Magazine article Cross Currents

LIBERATION THEOLOGY IN BRAZIL: Some History, Names and Themes

Magazine article Cross Currents

LIBERATION THEOLOGY IN BRAZIL: Some History, Names and Themes

Article excerpt

Liberation Theology is not just one theology among many others. No! Liberation Theology, as we understand it, is a matter of survival, of life and death. It is a place where faith, discourse of God, and real life meet in order to protect and expand the possibilities of life, in the ecobiodiversity of the planet and in the possibility of justice for the poor. We didn't choose Liberation Theology; we were chosen by it, and it is because of Liberation Theology that we are here today. To take away Liberation Theology is to mute our voices; we become tongue-tied, inarticulate, dumb.

We are among the third generation of liberation theologians in Latin America. We attended Protestant churches, had a more conservative upbringing, and through social resistance and seminary formation, we were introduced to Liberation Theology. Our beginning text was Gustavo Gutierrez, a Catholic theologian, and we struggled to understand the book. But it led to a time of discovery and excitement! Rubem Alves, Richard Shaul, Julio de Santana, Jaci Maraschin, Leonardo Boff, Milton Schwantes, among many others, influenced us during the height of Liberation Theology. Priests and pastors were giving rise to the movement through churches and Base Communities, gaining consciousness about their social situation and how God Was calling them to a new day! Many women engaged in theological work as well and were beginning to shift the map of the theological production. Great theological material was produced, Liberation Theology pulsed everywhere, and socio-political transformations spread all across Latin America.

It is not our task here to give a long historical account of the processes and movements of Liberation Theology in Latin America, but rather to highlight the work of a few Latin American liberation theologians, namely Rubem Alves, Ivone Gebara, Milton Schwantes and Nancy Cardoso. Liberation Theology concerned itself with the poor and in that way engaged the black people of Latin America. But we failed to include black theologians and Liberation Theology as a whole neglected race in their work.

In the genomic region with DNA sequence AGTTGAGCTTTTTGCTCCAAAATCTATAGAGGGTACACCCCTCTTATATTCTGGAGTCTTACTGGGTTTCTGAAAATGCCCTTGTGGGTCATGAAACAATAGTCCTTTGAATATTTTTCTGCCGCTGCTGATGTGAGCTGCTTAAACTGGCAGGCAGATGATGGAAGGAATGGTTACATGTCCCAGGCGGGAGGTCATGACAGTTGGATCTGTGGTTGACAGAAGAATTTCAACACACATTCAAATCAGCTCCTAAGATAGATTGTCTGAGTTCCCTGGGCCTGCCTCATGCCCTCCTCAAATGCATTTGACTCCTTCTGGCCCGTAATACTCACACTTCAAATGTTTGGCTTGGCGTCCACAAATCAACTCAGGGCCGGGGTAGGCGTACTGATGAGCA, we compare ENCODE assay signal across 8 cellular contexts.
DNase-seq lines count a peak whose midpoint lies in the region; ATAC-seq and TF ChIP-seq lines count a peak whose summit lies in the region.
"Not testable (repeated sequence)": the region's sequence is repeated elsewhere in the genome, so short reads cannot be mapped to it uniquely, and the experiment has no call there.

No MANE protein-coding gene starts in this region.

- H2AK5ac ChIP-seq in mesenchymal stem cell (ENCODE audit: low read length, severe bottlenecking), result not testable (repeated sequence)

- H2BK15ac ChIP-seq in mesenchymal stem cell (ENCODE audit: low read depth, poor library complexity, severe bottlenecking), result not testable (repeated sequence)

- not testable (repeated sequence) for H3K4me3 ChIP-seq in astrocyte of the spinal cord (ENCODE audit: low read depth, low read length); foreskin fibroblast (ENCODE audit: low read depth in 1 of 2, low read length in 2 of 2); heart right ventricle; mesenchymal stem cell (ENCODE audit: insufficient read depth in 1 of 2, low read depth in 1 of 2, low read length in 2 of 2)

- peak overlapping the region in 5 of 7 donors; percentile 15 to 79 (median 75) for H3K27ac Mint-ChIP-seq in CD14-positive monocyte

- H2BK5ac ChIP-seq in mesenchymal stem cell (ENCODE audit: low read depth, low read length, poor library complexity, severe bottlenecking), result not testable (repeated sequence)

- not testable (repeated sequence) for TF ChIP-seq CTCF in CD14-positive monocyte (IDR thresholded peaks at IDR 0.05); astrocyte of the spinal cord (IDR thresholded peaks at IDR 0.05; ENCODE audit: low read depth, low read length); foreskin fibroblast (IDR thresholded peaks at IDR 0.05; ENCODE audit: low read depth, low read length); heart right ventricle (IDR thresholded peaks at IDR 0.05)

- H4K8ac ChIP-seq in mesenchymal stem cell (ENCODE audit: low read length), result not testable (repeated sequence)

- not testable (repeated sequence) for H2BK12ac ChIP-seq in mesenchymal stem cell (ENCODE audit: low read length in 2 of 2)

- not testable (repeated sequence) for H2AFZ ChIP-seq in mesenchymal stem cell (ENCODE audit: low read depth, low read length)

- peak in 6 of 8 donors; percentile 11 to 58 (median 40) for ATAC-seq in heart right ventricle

We will begin by highlighting the ways in which liberation theologies started in Latin America with a few notes about its major tenets. Then, we will present a small part of the work of these four theologians mentioned above. We will finish with some words about what is left undone.

Liberation Theology was not the creation of one theologian. Gustavo Gutierrez did not begin the movement; it was the work of the people, through grassroots movements calling for justice, in collaboration with priests and theologians, that deeply shaped Liberation Theology in Latin America. Moreover, Liberation Theology is best understood not only by looking at published books, but also by looking at the movement of the church. In the 1950s and 1960s, Latin America experienced extensive influence and control by the United States. In the midst of McCarthyism, the United States was afraid that Russia would take over other countries besides Cuba. The CIA supported radical conservative groups seized power in many countries in Central and South America: Chile, Argentina, Brazil, El Salvador, Nicaragua, and so on. The School of the Americas was an ongoing colonizing institution that supported the CIA's desire to take over the Latin American continent. SOA trained local people to kill their own people and promised money and protection for those who cooperated. The massacre in El Salvador, the killing of Oscar Romero and the priests of Universidad Catolica, the military coup in Brazil and Argentina can be explained by the deadly power and influence of the United States in Latin American countries.

Liberation Theology came out of the struggle against external domination and socioeconomic oppression. To see the beginning of Liberation Theology in Latin America, we must go to the conferences of CELAM, the Latin America Episcopate Conference of Medellin in Colombia, where in 1968 the cries of the people in Latin America began to be heard. …

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